You see, I am utterly enchanted with this city, and in some spiritual, emotional sense, I feel as if it is my city, mine to understand and study and evangelise.  To paraphrase Mr Darcy, it has bewitched me, body and soul.  So I look at it, at the 19th century, at the years before war changed everything and the idea of New Orleans as an American city was still just that — just an idea, not realised, not embraced — and I look for someone much like me.  Middle class, educated, female, in the phase of life where marriage and children and loss are visible parts of existence.  I look for French and Spanish Creole women, because I am profoundly aware of my own roots in Europe, not that many generations removed on my father’s side.  I look for white American women, because I am profoundly aware of my own identity as an American.  I look for Catholics, because I remember Mass and incense with my mother as a child.  I look for Jews, because I light candles every Shabbat as an adult.

In short, I look for reflections of myself, in order to understand how people like me, people who were educated and sensitive and moral could allow slavery and abuse and a host of other evils not only to flourish, but to support their daily lives, intimately and directly.  Northern white women in cities allowing slavery to go on is one question.  Southern planter’s wives who had no voice and few options to buck the system allowing slavery to go on without protest is another question, one scholars like Catherine Clinton and Elizabeth Fox-Genevese have begun to answer well.  But women in New Orleans did not lack for social connections or the support networks that allowed Northern women to form an anti-slavery identity.  So why did it go on, in the forms that it did?  What did the tripartite racial caste system in New Orleans mean for the women who participated in it and were victimised by it?  What did plaçage mean for the woman whose husband kept a mixed-race mistress and whose will would pay for her child when he died?  What did those wills look like, and how did white women react to them?  What did all these social problems and ills mean for an average middle class woman?  What was her life like?  And why, at times of greatest grief and pain, did middle class women enforce the social strictures around mourning, creating isolation, emotional burdens, and ultimately, a code of conduct that was oppressive?

The South is my home.  I was born below the Mason-Dixon line, and I live in the South currently.  But New Orleans is my obsession.  Let other scholars have planters and their wives, let other scholars have plantations and the struggle over the myth of happy slaves.  I want the urban world, the world where women’s connections and mobility and social roles should be the most evident.  I want New Orleans, and her conflicting French-Spanish-Caribbean-American identity.  I want the tensions and the horrors and the delightful surprises.  I want to present to the world the fact that the South had one of the most important port cities in the world when the Confederacy formed, and challenge the idea of Northern women being the only ones with the benefit of urban life in important cities to give them social power.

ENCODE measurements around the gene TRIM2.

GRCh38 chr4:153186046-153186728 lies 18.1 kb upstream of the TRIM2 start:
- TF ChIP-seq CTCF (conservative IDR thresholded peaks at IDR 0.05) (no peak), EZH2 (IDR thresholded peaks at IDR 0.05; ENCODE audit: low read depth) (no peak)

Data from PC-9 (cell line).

Why the South?  Because I love it here, even when it is ugly and brutal and monstrous.  Because I love my city, and I know what it means to miss New Orleans.  And because I take no satisfaction in understanding people who history has vindicated.  Give me the losers and the ones history has left behind in the dust bin, consigned to a way of life that was unsustainable and oppressive and ugly.  In it, there lies the tell-tale signs of progress for the future, when we can cast off all that we hold as normal and given despite it being unsustainable and ugly.  Give me the gritty past, and I will find hope for a better future.  And there is nowhere grittier, nowhere more fraught, than the South.

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On regionalism

As part of my MA, I do a great deal of reading.  This should come as no surprise to anyone; academia is made up of reading, writing, thinking, more reading, and occasionally, coffee.  (Or tea, depending on your preference.  I’ve been known to utilise both.)  I plough through a great many books in the span of a month.  Some are wonderful, some are mediocre, and some are downright aggravating.  But the most frustrating are always, without fail, books that are lauded as being important, excellent scholarly works in which I, a lowly grad student, can find problems and errors right away.